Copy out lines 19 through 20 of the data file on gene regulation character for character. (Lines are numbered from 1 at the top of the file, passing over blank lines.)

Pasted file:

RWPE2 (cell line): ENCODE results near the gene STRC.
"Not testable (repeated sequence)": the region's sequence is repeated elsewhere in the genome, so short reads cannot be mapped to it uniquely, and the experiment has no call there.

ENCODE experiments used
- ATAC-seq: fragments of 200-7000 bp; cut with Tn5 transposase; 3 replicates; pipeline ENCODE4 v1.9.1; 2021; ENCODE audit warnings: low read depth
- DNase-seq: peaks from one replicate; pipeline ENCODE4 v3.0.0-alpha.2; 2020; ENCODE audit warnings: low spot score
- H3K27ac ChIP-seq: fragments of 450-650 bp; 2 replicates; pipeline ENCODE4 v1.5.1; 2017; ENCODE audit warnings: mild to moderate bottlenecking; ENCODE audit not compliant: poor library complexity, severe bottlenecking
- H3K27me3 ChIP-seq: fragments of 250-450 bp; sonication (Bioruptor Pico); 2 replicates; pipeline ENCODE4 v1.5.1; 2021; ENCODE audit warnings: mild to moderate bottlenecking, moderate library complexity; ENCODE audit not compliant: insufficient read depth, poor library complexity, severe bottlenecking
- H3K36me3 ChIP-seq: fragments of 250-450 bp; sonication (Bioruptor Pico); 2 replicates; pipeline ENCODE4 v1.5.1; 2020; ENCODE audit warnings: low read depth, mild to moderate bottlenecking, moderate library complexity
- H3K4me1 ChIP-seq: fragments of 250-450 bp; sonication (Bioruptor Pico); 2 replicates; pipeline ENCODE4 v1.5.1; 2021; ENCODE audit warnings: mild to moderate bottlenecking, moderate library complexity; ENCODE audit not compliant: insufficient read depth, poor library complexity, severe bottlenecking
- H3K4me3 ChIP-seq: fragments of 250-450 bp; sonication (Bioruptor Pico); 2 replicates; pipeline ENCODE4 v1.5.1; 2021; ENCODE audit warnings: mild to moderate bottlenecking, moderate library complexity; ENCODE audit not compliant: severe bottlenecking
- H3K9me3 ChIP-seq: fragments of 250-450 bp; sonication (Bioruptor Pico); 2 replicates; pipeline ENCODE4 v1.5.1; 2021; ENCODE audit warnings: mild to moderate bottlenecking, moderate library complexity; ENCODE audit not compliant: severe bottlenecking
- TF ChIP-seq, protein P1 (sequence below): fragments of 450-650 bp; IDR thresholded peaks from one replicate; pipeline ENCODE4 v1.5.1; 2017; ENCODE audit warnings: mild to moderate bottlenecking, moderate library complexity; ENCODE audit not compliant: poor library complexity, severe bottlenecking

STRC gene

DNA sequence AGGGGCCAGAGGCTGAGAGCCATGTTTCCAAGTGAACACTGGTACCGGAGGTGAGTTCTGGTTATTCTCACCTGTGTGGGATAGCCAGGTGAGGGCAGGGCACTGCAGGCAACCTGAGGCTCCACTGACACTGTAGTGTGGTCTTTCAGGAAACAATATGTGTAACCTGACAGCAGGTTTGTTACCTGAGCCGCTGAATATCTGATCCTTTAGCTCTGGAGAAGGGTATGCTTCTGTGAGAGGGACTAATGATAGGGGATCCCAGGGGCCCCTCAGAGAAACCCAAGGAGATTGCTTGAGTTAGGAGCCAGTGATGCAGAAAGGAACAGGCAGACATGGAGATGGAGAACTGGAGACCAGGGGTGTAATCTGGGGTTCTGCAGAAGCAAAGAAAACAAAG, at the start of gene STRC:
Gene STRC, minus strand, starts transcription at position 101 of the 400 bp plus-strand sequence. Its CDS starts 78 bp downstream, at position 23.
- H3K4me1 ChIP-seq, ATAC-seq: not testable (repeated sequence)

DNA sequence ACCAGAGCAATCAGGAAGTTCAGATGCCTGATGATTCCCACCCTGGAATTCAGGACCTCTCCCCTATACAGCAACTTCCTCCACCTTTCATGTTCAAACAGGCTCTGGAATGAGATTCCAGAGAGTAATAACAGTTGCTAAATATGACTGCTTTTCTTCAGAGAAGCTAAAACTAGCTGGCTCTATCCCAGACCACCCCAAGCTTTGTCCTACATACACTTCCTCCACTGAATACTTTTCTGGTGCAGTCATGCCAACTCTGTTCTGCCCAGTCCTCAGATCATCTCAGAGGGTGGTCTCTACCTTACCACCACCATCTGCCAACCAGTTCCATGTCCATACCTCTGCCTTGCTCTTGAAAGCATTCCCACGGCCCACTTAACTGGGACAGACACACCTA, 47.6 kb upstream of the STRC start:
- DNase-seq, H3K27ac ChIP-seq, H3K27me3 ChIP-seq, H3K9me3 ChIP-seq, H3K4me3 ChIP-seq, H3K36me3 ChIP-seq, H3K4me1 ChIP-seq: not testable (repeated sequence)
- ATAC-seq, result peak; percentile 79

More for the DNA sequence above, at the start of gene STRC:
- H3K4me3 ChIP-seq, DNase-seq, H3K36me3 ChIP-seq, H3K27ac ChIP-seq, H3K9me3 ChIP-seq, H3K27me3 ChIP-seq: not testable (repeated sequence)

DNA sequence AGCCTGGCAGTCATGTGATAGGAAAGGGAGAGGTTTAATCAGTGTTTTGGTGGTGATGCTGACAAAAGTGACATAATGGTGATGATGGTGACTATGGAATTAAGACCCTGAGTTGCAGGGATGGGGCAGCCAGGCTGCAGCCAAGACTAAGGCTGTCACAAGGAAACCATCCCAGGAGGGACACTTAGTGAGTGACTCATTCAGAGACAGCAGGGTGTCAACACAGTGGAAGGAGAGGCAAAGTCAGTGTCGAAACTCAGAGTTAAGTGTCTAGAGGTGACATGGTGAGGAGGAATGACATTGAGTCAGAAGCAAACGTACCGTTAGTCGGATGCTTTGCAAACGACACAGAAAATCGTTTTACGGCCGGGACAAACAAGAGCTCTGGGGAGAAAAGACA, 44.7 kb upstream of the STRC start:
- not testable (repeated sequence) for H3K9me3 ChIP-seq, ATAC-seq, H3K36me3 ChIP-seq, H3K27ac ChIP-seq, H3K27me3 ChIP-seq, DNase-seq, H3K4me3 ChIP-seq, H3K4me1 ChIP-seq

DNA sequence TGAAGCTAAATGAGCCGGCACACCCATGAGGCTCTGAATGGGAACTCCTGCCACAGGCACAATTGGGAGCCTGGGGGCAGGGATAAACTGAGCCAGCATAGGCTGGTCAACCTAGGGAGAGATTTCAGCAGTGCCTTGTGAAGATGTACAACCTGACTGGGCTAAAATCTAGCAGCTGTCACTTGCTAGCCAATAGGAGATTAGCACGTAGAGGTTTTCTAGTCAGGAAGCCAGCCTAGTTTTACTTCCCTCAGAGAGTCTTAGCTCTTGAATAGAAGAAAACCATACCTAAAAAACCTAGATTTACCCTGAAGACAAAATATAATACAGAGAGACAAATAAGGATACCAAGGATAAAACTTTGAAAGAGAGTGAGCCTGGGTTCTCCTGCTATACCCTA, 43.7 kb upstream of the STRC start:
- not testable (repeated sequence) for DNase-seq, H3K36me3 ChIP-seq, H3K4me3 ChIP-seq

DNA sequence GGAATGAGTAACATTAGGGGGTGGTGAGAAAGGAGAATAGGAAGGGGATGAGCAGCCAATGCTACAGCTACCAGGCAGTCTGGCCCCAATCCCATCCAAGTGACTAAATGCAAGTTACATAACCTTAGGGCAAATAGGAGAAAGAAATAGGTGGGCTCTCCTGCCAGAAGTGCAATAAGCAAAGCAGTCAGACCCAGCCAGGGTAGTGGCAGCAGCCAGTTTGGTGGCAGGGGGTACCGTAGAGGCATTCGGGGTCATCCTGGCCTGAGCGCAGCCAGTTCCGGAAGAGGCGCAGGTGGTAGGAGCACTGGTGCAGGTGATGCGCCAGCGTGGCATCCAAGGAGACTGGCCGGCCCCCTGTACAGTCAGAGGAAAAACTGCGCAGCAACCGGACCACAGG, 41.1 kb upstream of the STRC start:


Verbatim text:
- ATAC-seq, result peak; percentile 79

More for the DNA sequence above, at the start of gene STRC: